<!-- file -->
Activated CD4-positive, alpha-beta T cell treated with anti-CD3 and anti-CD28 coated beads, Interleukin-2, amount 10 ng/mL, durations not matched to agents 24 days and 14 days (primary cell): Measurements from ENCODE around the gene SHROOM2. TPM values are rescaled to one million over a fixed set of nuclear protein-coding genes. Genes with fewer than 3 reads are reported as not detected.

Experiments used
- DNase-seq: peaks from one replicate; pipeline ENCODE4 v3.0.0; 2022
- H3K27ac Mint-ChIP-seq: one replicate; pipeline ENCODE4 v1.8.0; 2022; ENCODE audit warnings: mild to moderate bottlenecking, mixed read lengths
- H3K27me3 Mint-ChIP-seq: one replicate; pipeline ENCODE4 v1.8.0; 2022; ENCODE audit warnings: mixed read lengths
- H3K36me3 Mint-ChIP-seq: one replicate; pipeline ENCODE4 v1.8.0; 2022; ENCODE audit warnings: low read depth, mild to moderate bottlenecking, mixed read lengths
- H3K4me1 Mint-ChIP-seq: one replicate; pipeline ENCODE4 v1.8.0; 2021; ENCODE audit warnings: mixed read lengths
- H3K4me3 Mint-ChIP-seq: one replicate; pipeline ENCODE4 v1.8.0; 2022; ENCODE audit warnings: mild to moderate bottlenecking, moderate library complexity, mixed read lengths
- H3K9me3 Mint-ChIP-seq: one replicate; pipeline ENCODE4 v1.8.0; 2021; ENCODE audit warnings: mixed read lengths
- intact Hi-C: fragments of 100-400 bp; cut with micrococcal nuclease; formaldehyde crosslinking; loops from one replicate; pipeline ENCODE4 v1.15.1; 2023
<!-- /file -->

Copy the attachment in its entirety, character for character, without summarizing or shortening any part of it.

Activated CD4-positive, alpha-beta T cell treated with anti-CD3 and anti-CD28 coated beads, Interleukin-2, amount 10 ng/mL, durations not matched to agents 24 days and 14 days (primary cell): Measurements from ENCODE around the gene SHROOM2. TPM values are rescaled to one million over a fixed set of nuclear protein-coding genes. Genes with fewer than 3 reads are reported as not detected.

Experiments used
- DNase-seq: peaks from one replicate; pipeline ENCODE4 v3.0.0; 2022
- H3K27ac Mint-ChIP-seq: one replicate; pipeline ENCODE4 v1.8.0; 2022; ENCODE audit warnings: mild to moderate bottlenecking, mixed read lengths
- H3K27me3 Mint-ChIP-seq: one replicate; pipeline ENCODE4 v1.8.0; 2022; ENCODE audit warnings: mixed read lengths
- H3K36me3 Mint-ChIP-seq: one replicate; pipeline ENCODE4 v1.8.0; 2022; ENCODE audit warnings: low read depth, mild to moderate bottlenecking, mixed read lengths
- H3K4me1 Mint-ChIP-seq: one replicate; pipeline ENCODE4 v1.8.0; 2021; ENCODE audit warnings: mixed read lengths
- H3K4me3 Mint-ChIP-seq: one replicate; pipeline ENCODE4 v1.8.0; 2022; ENCODE audit warnings: mild to moderate bottlenecking, moderate library complexity, mixed read lengths
- H3K9me3 Mint-ChIP-seq: one replicate; pipeline ENCODE4 v1.8.0; 2021; ENCODE audit warnings: mixed read lengths
- intact Hi-C: fragments of 100-400 bp; cut with micrococcal nuclease; formaldehyde crosslinking; loops from one replicate; pipeline ENCODE4 v1.15.1; 2023